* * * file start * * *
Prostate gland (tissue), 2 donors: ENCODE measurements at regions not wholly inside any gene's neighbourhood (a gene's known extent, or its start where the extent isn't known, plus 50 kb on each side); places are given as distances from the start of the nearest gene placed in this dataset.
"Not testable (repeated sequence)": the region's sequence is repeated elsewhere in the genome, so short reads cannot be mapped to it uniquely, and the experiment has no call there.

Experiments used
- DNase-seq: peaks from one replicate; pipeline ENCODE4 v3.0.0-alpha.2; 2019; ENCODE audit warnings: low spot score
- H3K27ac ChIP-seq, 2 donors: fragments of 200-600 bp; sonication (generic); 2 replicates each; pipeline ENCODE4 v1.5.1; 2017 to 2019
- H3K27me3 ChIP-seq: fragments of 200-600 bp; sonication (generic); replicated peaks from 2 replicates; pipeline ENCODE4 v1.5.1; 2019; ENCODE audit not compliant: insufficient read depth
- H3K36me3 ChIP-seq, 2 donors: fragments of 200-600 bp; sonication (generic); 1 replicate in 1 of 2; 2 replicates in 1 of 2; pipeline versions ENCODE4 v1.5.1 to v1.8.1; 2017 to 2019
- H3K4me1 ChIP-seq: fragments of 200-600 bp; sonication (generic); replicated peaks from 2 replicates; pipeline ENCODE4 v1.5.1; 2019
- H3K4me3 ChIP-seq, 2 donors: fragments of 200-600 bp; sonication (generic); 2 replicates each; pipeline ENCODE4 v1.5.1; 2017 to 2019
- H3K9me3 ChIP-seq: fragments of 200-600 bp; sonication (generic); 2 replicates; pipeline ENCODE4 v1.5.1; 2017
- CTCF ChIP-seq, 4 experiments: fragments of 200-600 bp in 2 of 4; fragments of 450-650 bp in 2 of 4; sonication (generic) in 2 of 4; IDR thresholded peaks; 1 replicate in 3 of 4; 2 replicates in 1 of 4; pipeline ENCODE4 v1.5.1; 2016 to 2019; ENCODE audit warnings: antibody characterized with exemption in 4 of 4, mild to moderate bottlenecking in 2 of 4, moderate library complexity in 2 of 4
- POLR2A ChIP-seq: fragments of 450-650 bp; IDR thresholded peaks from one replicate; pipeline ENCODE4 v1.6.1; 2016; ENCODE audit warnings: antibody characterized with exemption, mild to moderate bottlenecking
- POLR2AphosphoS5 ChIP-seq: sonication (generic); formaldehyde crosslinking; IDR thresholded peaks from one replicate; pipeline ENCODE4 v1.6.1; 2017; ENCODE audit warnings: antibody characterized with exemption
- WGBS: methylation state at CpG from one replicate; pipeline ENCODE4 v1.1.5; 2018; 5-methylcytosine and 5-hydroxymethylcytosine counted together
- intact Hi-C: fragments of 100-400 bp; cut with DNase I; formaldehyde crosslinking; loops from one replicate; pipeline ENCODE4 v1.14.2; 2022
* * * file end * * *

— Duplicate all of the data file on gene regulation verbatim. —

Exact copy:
Prostate gland (tissue), 2 donors: ENCODE measurements at regions not wholly inside any gene's neighbourhood (a gene's known extent, or its start where the extent isn't known, plus 50 kb on each side); places are given as distances from the start of the nearest gene placed in this dataset.
"Not testable (repeated sequence)": the region's sequence is repeated elsewhere in the genome, so short reads cannot be mapped to it uniquely, and the experiment has no call there.

Experiments used
- DNase-seq: peaks from one replicate; pipeline ENCODE4 v3.0.0-alpha.2; 2019; ENCODE audit warnings: low spot score
- H3K27ac ChIP-seq, 2 donors: fragments of 200-600 bp; sonication (generic); 2 replicates each; pipeline ENCODE4 v1.5.1; 2017 to 2019
- H3K27me3 ChIP-seq: fragments of 200-600 bp; sonication (generic); replicated peaks from 2 replicates; pipeline ENCODE4 v1.5.1; 2019; ENCODE audit not compliant: insufficient read depth
- H3K36me3 ChIP-seq, 2 donors: fragments of 200-600 bp; sonication (generic); 1 replicate in 1 of 2; 2 replicates in 1 of 2; pipeline versions ENCODE4 v1.5.1 to v1.8.1; 2017 to 2019
- H3K4me1 ChIP-seq: fragments of 200-600 bp; sonication (generic); replicated peaks from 2 replicates; pipeline ENCODE4 v1.5.1; 2019
- H3K4me3 ChIP-seq, 2 donors: fragments of 200-600 bp; sonication (generic); 2 replicates each; pipeline ENCODE4 v1.5.1; 2017 to 2019
- H3K9me3 ChIP-seq: fragments of 200-600 bp; sonication (generic); 2 replicates; pipeline ENCODE4 v1.5.1; 2017
- CTCF ChIP-seq, 4 experiments: fragments of 200-600 bp in 2 of 4; fragments of 450-650 bp in 2 of 4; sonication (generic) in 2 of 4; IDR thresholded peaks; 1 replicate in 3 of 4; 2 replicates in 1 of 4; pipeline ENCODE4 v1.5.1; 2016 to 2019; ENCODE audit warnings: antibody characterized with exemption in 4 of 4, mild to moderate bottlenecking in 2 of 4, moderate library complexity in 2 of 4
- POLR2A ChIP-seq: fragments of 450-650 bp; IDR thresholded peaks from one replicate; pipeline ENCODE4 v1.6.1; 2016; ENCODE audit warnings: antibody characterized with exemption, mild to moderate bottlenecking
- POLR2AphosphoS5 ChIP-seq: sonication (generic); formaldehyde crosslinking; IDR thresholded peaks from one replicate; pipeline ENCODE4 v1.6.1; 2017; ENCODE audit warnings: antibody characterized with exemption
- WGBS: methylation state at CpG from one replicate; pipeline ENCODE4 v1.1.5; 2018; 5-methylcytosine and 5-hydroxymethylcytosine counted together
- intact Hi-C: fragments of 100-400 bp; cut with DNase I; formaldehyde crosslinking; loops from one replicate; pipeline ENCODE4 v1.14.2; 2022